Oversight

•House Education and Labor Committee (3/22/07) — Chairman George Miller (D-Calif.) chided the Occupational Safety and Health Administration (OSHA) because of its alleged lax enforcement of safety at oil refineries. Witnesses of a 2005 fire at a BP refinery that killed 15 workers appeared before the committee.

“The BP explosion was the biggest workplace disaster in the last 18 years, yet it received very little congressional scrutiny until today,” Miller said in response to the witnesses’ testimony. “Even more upsetting is that two years after this catastrophe, we’re still seeing a disturbing pattern of major fires and explosions in U.S. refineries.”

Miller said the committee would hold additional hearings on OSHA to investigate the situation further. He added the BP fire in Texas attests to “the steep price we pay as Americans for not enforcing the nation’s laws that are supposed to protect working men and women in this country.

•House Oversight and Government Reform Committee (3/22/07) — Chairman Henry Waxman (D-Calif.) asked Attorney General Alberto Gonzales to investigate allegations of political interference in a recent Justice Department case against the tobacco industry. Waxman said Sharon Eubanks, the lead Justice Department attorney in the case, told Waxman she was concerned about the interfering role White House officials may have played in the case.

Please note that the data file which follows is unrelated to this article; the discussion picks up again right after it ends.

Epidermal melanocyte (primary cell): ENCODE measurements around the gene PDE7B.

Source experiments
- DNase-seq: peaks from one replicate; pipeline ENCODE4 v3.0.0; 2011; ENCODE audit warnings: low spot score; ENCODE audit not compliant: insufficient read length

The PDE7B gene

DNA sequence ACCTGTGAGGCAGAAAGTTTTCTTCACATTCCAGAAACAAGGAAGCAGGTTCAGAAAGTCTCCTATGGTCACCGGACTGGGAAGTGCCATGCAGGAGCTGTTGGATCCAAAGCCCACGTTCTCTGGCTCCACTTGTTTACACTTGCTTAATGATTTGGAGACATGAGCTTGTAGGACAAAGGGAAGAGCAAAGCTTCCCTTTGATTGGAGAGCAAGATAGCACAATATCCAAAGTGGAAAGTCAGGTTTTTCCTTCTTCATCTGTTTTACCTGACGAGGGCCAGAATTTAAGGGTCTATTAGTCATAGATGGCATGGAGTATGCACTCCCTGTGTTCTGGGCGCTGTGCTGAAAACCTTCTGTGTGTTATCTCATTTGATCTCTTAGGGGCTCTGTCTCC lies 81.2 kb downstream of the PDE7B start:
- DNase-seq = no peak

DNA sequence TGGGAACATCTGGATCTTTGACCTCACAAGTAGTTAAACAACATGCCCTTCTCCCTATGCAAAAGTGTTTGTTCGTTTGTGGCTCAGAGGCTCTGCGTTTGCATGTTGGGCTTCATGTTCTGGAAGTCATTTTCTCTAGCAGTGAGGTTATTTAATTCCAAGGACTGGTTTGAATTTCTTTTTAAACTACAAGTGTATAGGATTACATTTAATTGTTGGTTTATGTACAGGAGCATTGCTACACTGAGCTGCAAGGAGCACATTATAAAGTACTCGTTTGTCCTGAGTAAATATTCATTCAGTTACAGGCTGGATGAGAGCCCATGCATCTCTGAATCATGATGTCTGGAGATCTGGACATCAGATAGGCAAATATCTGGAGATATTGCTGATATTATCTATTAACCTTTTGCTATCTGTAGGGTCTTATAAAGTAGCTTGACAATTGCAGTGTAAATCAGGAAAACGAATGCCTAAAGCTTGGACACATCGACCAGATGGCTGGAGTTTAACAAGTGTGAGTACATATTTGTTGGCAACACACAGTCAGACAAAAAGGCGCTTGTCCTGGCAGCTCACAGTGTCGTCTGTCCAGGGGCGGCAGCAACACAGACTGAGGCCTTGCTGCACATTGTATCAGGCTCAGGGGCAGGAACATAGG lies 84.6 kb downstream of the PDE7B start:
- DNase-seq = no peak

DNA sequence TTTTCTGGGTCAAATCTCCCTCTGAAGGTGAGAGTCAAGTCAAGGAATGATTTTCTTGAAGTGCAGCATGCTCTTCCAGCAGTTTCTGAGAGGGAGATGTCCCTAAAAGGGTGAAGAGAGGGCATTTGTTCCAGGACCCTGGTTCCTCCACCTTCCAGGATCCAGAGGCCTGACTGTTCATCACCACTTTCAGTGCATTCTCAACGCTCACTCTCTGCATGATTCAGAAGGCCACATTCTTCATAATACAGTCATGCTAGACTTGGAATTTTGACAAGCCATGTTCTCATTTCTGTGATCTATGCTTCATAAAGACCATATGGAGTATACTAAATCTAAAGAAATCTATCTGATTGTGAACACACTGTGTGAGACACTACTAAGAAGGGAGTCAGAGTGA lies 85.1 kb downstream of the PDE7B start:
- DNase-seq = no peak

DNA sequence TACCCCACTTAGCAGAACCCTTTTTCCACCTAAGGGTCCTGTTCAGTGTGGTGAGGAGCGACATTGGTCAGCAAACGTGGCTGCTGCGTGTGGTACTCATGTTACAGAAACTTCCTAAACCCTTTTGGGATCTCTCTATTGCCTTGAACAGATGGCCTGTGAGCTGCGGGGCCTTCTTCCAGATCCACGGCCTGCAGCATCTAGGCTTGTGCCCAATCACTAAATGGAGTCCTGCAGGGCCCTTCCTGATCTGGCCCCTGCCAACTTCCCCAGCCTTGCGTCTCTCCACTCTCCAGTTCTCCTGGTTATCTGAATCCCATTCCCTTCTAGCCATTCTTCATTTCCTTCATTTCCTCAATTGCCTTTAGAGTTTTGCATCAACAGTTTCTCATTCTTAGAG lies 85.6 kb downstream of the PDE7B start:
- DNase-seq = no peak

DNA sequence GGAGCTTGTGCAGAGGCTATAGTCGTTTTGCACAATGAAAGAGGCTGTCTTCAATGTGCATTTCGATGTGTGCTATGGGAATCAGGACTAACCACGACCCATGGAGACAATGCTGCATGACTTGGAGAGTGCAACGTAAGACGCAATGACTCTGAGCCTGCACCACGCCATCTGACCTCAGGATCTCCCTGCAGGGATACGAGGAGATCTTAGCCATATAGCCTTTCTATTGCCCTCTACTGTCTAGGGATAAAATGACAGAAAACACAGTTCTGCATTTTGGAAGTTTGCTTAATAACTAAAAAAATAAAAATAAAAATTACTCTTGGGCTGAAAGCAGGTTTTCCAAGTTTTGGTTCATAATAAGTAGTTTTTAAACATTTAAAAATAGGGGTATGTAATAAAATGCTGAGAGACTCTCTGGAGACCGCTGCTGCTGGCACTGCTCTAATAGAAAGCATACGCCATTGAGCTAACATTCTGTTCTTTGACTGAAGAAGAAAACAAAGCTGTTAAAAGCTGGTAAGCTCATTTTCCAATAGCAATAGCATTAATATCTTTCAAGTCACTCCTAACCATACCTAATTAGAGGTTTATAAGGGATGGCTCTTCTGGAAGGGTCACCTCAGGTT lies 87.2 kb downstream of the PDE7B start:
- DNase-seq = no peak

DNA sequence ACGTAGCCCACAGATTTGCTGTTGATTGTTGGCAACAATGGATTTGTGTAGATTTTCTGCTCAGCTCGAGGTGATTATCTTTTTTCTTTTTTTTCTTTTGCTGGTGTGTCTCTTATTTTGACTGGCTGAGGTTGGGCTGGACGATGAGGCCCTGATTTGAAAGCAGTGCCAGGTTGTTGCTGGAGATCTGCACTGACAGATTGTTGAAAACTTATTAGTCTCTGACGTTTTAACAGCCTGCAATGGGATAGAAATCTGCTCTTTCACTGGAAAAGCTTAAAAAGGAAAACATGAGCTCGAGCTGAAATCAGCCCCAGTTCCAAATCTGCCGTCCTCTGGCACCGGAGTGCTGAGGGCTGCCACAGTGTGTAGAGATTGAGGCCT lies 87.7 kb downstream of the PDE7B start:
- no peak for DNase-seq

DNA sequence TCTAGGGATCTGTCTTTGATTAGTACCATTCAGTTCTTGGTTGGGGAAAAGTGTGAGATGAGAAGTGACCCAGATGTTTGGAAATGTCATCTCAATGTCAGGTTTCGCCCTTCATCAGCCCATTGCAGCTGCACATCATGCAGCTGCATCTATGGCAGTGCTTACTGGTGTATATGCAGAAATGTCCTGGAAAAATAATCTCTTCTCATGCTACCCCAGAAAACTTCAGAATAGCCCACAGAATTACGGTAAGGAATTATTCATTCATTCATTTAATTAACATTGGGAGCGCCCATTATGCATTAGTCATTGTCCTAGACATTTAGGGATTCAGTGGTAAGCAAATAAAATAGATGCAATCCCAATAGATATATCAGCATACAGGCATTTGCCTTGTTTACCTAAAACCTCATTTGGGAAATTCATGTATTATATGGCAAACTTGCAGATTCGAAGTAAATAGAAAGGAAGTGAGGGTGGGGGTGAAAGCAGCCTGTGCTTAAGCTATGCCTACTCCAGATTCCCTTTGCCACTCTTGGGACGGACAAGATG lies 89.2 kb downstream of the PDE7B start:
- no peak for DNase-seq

Waxman wrote in a letter to Gonzales that the White House told Eubanks to “hold up” on publishing an op-ed in USA Today about the tobacco case because “the White House wanted some changes.”

He urged Gonzales to provide all communications between the Justice Department and the White House in the suit against the tobacco industry, U.S. v. Phillip Morris. Gonzales is already under fire for his alleged connection to the U.S. attorneys scandal.

•House Ways and Means Committee (3/22/07) — Chairman Charles Rangel (D-N.Y.) told the IRS not to award any new private tax collection contracts this year. Rangel announced the committee was investigating the IRS’s use of private companies to collect on federal income tax debts.

“We have heard too many complaints and concerns about the tactics used by private debt collectors to allow the IRS to issue new contracts,” Rangel said. “We need to investigate these violations to ensure that we are protecting the privacy and dignity of taxpayers, not enabling harassment by these private companies.”